The Citrus County Hospital Board is making progress in recouping some of the millions of dollars in pension fund losses it claims were lost due to bad financial advice from Aon Hewitt Investment Consulting.
That was the message this week from the board’s lawyer Bill Grant, as he told his board trustees that negotiations were continuing with many of the peripheral details already hammered out, leaving both sides discussing a financial settlement for the lost money.
Both sides were zeroing in on a final settlement figure last week Grant said, but failed to reach a conclusion.
“The mediation went very well. We are currently at an impasse, but we are working through it,” Grant said. “The lawyers continue to talk, but the horizon looks promising."
The hospital board’s consulting lawyers in the Aon Hewitt case told the hospital board that their expert witness estimated that Aon caused a loss of as much as $12 million to the fund when Aon failed to monitor its own proprietary investments for the Citrus Memorial Hospital pension fund and failed to liquidate the investments when the cash was needed for the lease of the facility.
At the head of the federal lawsuit, which is now in its second year, is the Foundation Resolution Corp., which is the remains of the organization that operated Citrus Memorial Hospital before it was leased by the hospital board to Hospital Corporation of America
The hospital board owns the hospital on behalf of the public. The hospital board had to loan the FRC $17.5 million to wind down the pension to ensure all the hospital’s employees were paid after the loss. Grant said the hospital board has oversight of the issues involved, but not control, but does have final approval to any settlements.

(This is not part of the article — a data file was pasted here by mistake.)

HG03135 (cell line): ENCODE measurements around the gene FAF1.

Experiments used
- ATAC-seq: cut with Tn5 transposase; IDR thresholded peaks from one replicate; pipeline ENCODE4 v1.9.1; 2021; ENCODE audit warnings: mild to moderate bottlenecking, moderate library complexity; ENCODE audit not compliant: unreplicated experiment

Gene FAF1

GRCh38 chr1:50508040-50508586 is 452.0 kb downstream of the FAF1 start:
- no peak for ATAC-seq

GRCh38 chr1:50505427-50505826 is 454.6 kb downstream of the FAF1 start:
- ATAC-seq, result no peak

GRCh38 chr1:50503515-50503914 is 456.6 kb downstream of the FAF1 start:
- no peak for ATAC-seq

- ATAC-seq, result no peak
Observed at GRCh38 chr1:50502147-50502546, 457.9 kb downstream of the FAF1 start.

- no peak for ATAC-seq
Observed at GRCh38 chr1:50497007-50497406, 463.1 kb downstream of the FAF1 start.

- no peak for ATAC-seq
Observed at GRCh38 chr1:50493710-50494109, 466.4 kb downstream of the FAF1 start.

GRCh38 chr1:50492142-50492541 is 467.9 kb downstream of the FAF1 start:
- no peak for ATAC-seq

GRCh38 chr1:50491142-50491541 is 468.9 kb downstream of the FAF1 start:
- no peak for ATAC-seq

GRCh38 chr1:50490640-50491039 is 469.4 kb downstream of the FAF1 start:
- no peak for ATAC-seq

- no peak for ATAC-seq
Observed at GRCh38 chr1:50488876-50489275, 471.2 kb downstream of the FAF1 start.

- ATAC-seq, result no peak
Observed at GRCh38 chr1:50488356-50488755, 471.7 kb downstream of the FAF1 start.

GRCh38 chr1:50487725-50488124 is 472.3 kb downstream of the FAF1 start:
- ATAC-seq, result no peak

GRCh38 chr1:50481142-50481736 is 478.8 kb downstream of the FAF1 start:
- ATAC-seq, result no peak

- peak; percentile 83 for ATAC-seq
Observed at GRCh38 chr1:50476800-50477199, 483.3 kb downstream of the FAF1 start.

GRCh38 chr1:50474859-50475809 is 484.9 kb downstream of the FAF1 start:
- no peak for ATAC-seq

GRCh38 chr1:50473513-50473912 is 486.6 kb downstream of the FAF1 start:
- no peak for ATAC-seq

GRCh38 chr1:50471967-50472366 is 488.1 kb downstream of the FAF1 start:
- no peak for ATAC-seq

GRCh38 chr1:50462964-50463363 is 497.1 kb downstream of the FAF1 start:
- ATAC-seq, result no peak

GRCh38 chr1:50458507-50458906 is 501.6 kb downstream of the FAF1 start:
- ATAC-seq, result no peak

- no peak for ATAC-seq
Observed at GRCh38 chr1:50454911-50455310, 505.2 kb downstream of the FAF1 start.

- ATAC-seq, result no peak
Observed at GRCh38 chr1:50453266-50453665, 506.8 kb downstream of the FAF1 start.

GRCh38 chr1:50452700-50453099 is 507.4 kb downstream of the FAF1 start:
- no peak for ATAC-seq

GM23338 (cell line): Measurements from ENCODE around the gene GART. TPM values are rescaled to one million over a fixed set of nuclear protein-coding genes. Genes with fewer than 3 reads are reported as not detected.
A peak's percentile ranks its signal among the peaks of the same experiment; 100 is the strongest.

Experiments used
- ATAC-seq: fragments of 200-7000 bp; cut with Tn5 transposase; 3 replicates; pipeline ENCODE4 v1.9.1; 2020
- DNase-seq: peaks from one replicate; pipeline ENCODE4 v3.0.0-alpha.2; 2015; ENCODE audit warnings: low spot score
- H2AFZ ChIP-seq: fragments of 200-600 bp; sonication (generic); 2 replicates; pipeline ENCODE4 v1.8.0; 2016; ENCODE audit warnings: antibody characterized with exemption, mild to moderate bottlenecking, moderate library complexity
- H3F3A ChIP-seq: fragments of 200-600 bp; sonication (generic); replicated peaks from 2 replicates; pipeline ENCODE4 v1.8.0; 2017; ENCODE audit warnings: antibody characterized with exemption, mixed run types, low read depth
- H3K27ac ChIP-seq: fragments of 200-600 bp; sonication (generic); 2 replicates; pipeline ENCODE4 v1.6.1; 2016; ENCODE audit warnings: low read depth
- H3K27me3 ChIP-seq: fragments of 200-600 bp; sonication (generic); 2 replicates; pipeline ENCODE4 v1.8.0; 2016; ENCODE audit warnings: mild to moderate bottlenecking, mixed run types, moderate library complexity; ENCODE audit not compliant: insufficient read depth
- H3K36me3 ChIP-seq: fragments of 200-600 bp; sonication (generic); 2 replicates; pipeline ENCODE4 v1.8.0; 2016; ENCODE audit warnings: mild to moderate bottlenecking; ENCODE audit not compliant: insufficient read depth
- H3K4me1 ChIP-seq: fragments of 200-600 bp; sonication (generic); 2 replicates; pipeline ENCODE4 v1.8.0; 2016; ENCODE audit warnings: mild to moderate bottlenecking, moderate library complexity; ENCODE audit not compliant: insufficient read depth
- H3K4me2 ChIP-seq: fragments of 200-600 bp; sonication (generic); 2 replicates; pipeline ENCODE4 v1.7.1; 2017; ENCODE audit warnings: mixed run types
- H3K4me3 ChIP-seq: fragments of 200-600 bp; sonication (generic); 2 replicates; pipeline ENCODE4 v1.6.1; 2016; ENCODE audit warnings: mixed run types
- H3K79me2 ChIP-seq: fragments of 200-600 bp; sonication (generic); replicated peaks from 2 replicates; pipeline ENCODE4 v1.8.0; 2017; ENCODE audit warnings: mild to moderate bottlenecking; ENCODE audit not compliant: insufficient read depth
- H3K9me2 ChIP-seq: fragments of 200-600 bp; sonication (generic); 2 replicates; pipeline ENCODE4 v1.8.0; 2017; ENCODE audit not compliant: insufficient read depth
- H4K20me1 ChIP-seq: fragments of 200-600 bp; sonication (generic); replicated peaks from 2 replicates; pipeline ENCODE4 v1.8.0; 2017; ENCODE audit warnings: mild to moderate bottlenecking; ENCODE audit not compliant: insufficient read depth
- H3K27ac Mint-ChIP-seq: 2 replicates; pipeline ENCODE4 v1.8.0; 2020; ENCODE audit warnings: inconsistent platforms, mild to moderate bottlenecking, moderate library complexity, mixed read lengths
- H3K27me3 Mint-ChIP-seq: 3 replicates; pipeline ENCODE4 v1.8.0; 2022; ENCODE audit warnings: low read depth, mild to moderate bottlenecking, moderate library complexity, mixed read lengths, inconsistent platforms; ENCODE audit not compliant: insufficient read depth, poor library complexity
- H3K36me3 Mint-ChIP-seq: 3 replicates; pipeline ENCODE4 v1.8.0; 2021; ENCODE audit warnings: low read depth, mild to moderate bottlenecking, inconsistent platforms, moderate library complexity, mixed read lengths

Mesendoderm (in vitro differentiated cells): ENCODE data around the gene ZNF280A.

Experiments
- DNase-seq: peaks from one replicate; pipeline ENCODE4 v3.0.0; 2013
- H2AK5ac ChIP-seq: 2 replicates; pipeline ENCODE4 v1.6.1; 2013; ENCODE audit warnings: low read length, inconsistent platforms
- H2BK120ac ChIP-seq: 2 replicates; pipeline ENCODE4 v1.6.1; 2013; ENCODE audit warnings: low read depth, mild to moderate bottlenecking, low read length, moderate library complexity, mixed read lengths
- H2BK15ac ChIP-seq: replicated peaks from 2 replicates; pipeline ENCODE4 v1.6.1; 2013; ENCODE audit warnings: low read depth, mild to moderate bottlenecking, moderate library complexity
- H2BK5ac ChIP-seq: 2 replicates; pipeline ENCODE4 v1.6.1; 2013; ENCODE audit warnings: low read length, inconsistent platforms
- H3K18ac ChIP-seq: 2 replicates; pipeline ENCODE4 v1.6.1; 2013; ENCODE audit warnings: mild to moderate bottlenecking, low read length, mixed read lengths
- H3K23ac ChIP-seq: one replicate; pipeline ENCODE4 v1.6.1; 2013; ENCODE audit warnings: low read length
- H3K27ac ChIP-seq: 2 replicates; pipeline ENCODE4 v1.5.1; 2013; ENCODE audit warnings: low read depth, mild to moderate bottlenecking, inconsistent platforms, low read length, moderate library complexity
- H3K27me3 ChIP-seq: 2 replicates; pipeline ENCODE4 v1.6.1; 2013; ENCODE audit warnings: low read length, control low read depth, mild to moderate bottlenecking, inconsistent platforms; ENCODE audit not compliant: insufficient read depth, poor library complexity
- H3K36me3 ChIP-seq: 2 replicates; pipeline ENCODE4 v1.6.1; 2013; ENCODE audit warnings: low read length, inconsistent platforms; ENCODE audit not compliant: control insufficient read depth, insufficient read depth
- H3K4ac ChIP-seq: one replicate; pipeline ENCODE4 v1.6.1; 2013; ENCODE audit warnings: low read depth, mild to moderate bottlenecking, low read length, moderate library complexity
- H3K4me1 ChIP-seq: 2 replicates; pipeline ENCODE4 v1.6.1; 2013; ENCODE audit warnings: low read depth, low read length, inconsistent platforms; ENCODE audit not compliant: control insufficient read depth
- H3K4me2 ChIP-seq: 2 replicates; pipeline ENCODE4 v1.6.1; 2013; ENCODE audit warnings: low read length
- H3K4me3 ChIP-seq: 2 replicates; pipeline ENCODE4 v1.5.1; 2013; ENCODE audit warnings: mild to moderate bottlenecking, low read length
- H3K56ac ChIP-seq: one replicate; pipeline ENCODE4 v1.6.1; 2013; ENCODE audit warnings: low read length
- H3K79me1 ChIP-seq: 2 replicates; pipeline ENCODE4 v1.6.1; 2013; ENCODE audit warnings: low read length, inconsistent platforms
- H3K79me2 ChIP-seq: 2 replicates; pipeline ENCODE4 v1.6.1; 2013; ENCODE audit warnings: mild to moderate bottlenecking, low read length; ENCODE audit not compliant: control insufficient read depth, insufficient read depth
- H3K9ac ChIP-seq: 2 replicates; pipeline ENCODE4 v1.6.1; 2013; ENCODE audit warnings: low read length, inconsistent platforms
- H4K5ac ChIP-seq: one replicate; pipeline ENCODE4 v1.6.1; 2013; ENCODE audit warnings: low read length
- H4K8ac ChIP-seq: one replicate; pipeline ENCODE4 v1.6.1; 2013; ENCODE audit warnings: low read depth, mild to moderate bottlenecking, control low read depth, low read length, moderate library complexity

Hospital board lawyers’ expert witness is Kent Smetters, who is the Boettner chair professor at the University of Pennsylvania’s Wharton School and a faculty research fellow at the National Bureau of Economic Research.
Grant told the Chronicle that the hospital board racked up as much as $1.9 million in legal fees for this case.
On Feb. 10, the FRC and Aon Hewitt are again scheduled to go to court and make oral arguments involving the case. The case is scheduled to go to trial in April. The hospital board and Aon Hewitt are expected to reach a settlement before April but could be for less than the lost $12 million.
If the FRC recoups the money from Aon, it will hand that money over to the hospital board to repay the board’s loan to the FRC. The board would in turn give the money to the charitable foundation to dispense to local charities and health-related programs
Meanwhile, Grant told the trustees during a regularly scheduled meeting Monday that he is also working on board-related issues as the trustees look to sunset the board and hand off its functions to another government entity.
That includes freeing up more than $20 million in escrow as part of the lease agreement with HCA. When the hospital was leased to HCA it had many financial problems, so HCA required the hospital board to set money aside in case of unforeseen expenses. HCA has to agree before the hospital board can get the money.